Minecraft and Hearthstone on the Library Computers? What are they researching?


I know the library isn’t just for research. They are places for the public to relax and quietly have a good time. I just find it interesting how the use of computers change slowly, quickly, or with short bursts of speed coupled by lulls between technological transitions. Human interests shift from one amazing and engaging game medium to the next. No book can generate the mental stimulation that an enticing game can enable.

I have thrown myself into Minecraft, and I am currently addicted to Hearthstone. Minecraft has lost steam for me. But I see, at the library, people are still clicking around with the sandbox world. It’s a fun game that takes a lot of time from your life, if you let it. Many people want to feel busy and these games fulfill that desire.

But, if the libraries are going to turn into game centers that just happen to have old books, they probably are going to need to change. I have to wonder how older people feel about the reduced reading that is going on in libraries. Kids aren’t taking in stories as much as strategizing a storyline. They fight to survive the storyline. It’s a lot more interactive, and with Minecraft, they make up their own storyline.

I used to enjoy the books where you could have options to choose which direction the character went. It was a mystery for each decision that I had to investigate further. That kind of curiosity can easily be transferred to Minecraft where I ask what’s in this cave. Or even with Hearthstone, I’m curious what kind of deck the opponent is playing.

When I used to play on the library computers, there certainly were no games available to play. I was limited to just surfing the internet and I was only allowed 30 minutes to do so. This was probably back in the earlier 2000s or so. The library computers only had so much space available for games and many librarian directors probably felt that games were not much of a learning experience anyway. This was before minecraft came about.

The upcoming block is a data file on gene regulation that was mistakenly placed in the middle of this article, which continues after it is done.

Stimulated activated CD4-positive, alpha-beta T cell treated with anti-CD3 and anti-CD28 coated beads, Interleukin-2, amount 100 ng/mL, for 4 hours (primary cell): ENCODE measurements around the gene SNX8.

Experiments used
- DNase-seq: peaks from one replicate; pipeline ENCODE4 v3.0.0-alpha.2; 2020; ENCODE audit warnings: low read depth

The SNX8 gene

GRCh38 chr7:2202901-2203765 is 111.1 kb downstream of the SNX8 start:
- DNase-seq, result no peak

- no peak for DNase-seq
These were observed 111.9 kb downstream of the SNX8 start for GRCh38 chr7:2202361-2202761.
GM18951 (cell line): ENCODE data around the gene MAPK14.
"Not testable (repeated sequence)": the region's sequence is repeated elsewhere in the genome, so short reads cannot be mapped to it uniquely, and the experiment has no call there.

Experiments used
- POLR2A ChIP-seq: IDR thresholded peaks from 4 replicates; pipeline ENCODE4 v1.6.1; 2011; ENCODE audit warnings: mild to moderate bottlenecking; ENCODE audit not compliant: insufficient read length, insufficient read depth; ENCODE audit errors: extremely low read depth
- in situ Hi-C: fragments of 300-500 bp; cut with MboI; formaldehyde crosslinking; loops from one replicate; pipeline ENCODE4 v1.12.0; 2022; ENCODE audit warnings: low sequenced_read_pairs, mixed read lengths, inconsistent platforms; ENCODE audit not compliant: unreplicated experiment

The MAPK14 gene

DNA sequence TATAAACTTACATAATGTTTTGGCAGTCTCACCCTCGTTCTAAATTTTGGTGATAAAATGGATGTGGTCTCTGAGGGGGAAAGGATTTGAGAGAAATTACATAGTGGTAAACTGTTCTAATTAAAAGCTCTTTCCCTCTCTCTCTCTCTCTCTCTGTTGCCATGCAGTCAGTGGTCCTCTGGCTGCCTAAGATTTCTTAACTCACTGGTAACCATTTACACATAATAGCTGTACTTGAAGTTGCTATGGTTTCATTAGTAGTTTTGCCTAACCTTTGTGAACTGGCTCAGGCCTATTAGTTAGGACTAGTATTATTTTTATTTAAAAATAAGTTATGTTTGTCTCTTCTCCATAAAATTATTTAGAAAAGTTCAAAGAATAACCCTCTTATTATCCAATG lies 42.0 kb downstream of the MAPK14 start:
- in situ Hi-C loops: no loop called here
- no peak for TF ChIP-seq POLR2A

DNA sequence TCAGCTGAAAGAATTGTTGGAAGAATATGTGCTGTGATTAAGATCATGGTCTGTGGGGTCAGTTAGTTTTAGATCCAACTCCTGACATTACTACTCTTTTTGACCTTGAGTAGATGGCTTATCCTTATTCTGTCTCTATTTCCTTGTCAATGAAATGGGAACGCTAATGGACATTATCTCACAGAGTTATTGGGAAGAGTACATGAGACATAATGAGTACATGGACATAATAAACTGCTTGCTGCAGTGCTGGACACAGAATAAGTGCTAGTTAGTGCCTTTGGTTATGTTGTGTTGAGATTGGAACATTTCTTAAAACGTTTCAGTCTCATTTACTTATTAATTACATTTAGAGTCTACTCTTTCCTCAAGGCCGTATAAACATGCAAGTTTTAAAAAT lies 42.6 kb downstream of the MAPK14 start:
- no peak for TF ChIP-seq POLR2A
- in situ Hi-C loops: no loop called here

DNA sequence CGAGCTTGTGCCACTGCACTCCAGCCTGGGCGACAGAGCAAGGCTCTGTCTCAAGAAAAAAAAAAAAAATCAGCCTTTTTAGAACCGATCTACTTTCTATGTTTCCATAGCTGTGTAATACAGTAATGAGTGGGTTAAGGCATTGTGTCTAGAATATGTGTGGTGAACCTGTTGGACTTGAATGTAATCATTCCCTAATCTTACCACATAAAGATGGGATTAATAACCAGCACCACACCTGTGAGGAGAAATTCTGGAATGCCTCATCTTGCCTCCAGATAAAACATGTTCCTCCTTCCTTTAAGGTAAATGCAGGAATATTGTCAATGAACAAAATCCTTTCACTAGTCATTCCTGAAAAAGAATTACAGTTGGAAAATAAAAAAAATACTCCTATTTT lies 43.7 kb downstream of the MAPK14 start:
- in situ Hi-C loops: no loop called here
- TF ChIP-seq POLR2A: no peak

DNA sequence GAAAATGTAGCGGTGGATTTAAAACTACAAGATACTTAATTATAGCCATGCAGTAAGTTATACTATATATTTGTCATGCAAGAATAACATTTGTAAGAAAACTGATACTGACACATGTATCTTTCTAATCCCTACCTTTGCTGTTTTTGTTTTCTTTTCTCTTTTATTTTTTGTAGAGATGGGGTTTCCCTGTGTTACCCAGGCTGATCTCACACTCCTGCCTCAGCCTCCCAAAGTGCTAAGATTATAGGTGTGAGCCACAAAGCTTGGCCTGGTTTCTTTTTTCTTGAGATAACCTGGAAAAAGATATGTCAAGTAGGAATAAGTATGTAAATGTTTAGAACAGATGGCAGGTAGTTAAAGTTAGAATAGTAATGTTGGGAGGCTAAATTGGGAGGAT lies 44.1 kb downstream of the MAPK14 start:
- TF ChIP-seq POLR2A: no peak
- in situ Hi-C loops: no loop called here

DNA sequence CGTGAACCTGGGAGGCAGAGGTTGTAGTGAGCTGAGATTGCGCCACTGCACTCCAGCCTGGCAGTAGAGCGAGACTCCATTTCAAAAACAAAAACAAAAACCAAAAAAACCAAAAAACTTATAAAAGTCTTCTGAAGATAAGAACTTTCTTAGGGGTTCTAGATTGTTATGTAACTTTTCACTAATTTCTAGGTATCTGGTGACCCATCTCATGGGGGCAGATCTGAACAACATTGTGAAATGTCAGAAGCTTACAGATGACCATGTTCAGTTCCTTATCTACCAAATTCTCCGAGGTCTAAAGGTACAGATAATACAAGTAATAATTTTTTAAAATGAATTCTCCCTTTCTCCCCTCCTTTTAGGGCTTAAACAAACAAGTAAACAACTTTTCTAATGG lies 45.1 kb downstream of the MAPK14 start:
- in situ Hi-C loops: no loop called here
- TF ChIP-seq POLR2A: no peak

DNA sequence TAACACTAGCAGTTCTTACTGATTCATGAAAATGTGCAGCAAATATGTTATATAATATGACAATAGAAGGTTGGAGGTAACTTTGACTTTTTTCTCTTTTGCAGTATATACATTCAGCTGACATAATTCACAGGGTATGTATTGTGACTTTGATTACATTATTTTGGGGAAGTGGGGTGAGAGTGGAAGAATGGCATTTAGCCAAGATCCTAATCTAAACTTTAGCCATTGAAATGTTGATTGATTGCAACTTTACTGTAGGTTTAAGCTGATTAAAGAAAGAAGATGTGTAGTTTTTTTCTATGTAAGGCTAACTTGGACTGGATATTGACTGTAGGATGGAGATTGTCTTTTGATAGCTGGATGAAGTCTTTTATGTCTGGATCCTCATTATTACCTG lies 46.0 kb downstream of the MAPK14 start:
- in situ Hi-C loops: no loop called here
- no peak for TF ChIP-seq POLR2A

Libraries have embraced Minecraft for children because of the potential to immerse yourself in a learning environment. I can’t exactly say what lessons I learned from it because I’m not a kid. A child may want to learn more about real sandstone, granite or obsidian after playing with it in Minecraft. There may be a spike in future geologists from this game, who knows?

With Hearthstone, I was surprised to see someone playing on a library computer. The librarians would have needed to download the Blizzard software to allow play. So, some libraries are opening up to a wide variety of downloadable games for people to people. I can’t say I’ve seen any major violent games at the library. They usually maintain a theme of neutrality and kid-friendly for the game choices.

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